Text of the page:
Amazon is entering an Australian retail market already in turmoil

An Amazon employee at a warehouse in Paris. Eric Piermont/AFP/Getty Images

Retailing has been doing it tough lately in Australia with new digital players eating into market share and by fickle consumer sentiment.

The Boxing Day and New Year sales didn’t go to plan and now Amazon, know for moving into new markets and forcing the big players to cut their margins to meet the US online player’s prices, is moving into Australia in a big way.

Nationally, retail sales have been disappointing, with the annual pace slowing to 2.7%, according to the latest official numbers.

And a string of players in the retail sector, under pressure from online trading and emerging competitors, have been going into administration.

They include Payless Shoes, Pumpkin Patch, Howards Storage World, and Dick Smith stores, which closed last year.

A Dick Smith store ahead of its final closure. Saeed Khan/AFP/Getty Images

In February fashion labels Marcs and David Lawrence went in to voluntary administration, citing deteriorating sales, general market conditions and poor cash flow.

Retail landlords as well as the retailers themselves are at risk from Amazon’s physical arrival, according to analysis by Morgan Stanley.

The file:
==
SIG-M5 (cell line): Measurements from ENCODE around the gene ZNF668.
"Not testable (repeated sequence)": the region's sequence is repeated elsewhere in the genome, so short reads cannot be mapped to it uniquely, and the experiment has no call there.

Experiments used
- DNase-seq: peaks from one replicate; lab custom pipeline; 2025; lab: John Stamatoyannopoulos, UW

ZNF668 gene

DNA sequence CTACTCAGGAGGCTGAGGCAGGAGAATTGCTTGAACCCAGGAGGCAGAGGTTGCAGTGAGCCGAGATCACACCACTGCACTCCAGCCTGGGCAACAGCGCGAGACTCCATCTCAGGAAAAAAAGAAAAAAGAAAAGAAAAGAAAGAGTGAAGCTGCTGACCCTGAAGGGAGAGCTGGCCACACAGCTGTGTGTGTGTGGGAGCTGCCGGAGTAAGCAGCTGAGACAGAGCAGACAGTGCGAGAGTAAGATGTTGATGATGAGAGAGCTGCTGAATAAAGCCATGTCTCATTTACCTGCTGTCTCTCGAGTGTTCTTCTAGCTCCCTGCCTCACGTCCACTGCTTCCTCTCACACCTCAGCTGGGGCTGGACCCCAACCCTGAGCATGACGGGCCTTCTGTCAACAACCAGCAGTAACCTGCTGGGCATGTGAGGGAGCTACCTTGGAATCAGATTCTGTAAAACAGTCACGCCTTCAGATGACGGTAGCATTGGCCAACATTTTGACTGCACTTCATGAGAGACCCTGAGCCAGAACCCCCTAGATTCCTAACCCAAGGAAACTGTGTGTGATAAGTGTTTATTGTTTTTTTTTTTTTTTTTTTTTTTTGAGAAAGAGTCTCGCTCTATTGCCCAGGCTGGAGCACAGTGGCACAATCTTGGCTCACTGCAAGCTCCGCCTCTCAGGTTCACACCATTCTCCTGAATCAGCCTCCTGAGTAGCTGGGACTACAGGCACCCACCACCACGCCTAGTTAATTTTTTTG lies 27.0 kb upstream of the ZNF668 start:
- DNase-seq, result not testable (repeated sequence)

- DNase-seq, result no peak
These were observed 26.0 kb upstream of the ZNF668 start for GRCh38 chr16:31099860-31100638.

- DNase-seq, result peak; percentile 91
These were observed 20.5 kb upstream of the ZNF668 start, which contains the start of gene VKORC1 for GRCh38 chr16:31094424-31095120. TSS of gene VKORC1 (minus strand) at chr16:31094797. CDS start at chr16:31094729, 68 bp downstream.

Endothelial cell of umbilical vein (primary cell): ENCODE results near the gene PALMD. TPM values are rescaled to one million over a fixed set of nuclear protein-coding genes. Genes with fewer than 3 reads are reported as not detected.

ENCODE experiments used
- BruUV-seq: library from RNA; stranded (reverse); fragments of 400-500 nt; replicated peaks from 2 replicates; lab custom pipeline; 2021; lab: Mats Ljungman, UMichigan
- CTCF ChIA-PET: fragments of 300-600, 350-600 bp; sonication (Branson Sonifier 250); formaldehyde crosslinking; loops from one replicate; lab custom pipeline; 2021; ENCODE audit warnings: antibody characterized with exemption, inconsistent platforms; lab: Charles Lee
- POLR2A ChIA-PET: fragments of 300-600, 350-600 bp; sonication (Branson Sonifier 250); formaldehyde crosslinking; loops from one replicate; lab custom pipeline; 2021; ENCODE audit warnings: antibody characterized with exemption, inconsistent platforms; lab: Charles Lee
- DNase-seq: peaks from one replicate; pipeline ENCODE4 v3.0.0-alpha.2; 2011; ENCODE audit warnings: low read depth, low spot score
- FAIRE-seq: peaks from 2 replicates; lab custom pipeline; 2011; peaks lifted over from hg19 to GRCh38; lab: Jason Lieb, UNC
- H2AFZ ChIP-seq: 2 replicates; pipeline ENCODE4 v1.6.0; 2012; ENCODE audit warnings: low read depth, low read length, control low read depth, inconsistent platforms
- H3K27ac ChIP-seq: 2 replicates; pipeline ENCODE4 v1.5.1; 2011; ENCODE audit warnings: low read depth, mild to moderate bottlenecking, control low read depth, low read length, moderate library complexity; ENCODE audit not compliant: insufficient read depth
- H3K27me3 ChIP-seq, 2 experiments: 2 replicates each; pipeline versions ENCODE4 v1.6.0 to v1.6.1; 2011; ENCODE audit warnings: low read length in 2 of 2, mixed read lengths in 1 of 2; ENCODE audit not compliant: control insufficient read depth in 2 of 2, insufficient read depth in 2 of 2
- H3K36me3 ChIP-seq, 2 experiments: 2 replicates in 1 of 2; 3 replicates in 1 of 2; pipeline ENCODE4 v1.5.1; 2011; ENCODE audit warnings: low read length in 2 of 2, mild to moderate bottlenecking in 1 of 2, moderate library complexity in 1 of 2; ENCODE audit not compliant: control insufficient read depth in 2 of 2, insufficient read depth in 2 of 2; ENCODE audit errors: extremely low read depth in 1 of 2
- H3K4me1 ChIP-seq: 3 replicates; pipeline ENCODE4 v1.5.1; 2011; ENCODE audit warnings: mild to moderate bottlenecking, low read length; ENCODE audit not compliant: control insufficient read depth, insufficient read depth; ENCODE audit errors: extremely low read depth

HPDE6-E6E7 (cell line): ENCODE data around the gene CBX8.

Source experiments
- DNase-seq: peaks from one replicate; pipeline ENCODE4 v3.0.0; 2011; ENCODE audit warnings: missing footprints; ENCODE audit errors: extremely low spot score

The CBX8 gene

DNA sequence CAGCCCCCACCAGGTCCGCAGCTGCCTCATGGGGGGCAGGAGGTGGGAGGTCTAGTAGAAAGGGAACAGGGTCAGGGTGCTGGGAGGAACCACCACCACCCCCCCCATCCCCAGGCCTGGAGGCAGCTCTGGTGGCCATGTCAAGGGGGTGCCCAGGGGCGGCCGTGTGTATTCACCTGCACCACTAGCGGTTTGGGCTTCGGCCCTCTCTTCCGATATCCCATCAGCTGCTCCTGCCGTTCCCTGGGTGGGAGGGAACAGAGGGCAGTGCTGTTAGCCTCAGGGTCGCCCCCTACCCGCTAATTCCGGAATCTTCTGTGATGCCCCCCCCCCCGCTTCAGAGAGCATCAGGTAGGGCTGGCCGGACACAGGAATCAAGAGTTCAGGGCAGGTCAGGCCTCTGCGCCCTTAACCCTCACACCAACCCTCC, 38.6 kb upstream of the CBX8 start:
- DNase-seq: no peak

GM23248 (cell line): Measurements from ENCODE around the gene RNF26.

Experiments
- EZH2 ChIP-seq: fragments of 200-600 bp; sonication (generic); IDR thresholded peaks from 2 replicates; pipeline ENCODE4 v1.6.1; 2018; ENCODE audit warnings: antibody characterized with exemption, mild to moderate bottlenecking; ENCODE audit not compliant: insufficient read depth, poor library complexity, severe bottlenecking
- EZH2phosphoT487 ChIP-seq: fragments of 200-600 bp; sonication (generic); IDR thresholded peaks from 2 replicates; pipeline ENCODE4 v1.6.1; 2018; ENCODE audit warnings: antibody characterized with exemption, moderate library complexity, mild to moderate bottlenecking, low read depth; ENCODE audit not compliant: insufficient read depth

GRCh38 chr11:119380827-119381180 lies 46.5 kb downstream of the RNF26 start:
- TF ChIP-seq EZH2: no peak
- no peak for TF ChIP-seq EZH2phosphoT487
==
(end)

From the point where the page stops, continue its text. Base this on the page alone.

“Digital competition is not new to Australia, and local retailers have mostly adapted to varying degrees of success to new digital entrants like Kogan,” Morgan Stanley says in a note to clients.

“However, we have only seen the proverbial shadow in the shallows of the real digital monster, Amazon.

“While Amazon might take time to build-up momentum in this country, it hangs like the Sword of Damocles over corporate Australia.”

Australian companies will need to invest and reinvent their business models and processes to cope with the sheer avalanche of consumer choice and ultra convenient fulfillment, such as one-hour delivery, that Amazon will deliver.

“Cyclical forces are hurting retailers today, but the secular threat from Amazon is a far more worrying trend,” says Morgan Stanley.

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